Thursday, 08 November 2018 11:01

Talking to Kids About Alzheimer's Disease

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Hearing that your parent or loved one was diagnosed with Alzheimer's disease can be devastating. Maybe you've already lived through a loved one's battle with the disease, or maybe you've just read about its affects. You may have hundreds of questions and concerns about the illness and how it will affect your loved one's life. But if you have children, you need to think about them too. 

Children and teens are observant, and they will notice that Grandma just isn't herself anymore. She'll suddenly and without warning get confused, maybe irrational, and sometimes even angry. This unpredictable and out-of-character behavior can be confusing and frightening for kids who don't know what's going on. 

Talking to your children about their grandparent's disease may be tough, but it's a conversation you should have, especially if the sick person lives with you or you see them often. Here are some tips to help you talk to your kids about their grandparent's new reality.

For Very Young Kids

To small children, "being sick" means having a cold or a fever. They can't understand how someone can look completely healthy and still be stick. For very young children, approximately ages 3 – 5, a simple explanation will work just fine. You can say something like "Grandpa is having trouble with his memory" and repeat as needed.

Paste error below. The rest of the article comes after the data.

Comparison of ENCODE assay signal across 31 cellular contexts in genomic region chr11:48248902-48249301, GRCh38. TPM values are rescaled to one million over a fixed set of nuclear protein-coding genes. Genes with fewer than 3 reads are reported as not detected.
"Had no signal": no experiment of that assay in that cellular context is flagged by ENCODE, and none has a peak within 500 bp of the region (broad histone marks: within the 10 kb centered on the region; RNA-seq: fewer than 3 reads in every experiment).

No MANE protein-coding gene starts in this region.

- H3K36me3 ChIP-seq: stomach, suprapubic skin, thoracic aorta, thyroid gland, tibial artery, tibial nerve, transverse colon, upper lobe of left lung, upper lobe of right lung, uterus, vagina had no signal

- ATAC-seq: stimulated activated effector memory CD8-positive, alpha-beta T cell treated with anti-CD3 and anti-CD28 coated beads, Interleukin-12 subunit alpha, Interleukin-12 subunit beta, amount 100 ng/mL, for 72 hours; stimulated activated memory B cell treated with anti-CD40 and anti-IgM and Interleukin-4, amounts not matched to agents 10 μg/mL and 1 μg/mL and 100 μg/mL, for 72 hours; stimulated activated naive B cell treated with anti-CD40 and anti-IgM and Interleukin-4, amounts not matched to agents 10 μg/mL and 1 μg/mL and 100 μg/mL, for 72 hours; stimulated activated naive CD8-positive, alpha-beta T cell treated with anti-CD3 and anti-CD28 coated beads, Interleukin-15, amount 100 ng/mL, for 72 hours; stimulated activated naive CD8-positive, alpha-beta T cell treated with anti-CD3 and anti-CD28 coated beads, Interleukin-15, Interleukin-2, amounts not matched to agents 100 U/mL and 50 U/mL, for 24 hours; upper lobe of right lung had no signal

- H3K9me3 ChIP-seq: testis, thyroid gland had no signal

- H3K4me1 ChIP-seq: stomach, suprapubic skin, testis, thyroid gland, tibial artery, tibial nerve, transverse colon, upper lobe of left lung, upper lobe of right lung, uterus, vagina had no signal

You may want to read some picture books about Alzheimer's disease, to jumpstart a conversation with your pre-schooler. Some excellent books are Striped Shirts and Flowered Pants: A Story About Alzheimer's Disease for Young Children by Barbara Schnurbush and What's Happening To Grandpa? By Maria Shriver

For Grade-School Kids

Older children can understand the concept of a brain disorder. Name the disease, and explain what it is in words they can understand. Children in elementary school already know the importance of the brain and memory. They can understand the following explanation: "Grandpa has Alzheimer's disease, which means his brain is sick. The disease is causing his brain to change and forget things. Sometimes these changes make him feel confused or angry. Sometimes he'll do things he doesn't say or mean. It's because of the disease. It's not your fault."

For Teenagers

Teenagers might understand the phsyiological causes of Alzheimer's disease, but they may have a harder time accepting the changes in their loved ones. If their grandparent with Alzheimer's live with them, they may be embarrassed to have friends over. They may not want to be around their loved one with Alzhiemer's because it makes them feel uncomfortable. Don't force them to spend time with their ill grandparent. Encourage them to write down memories or collect trinkets from when their grandparent was healthy, to have and cherish forever.

General Tips

Be open and honest. If it fits your family's communication style, you may want to call a family meeting and explain the changes your parent or loved one is going through. Do your research beforehand to answer any questions your children may have.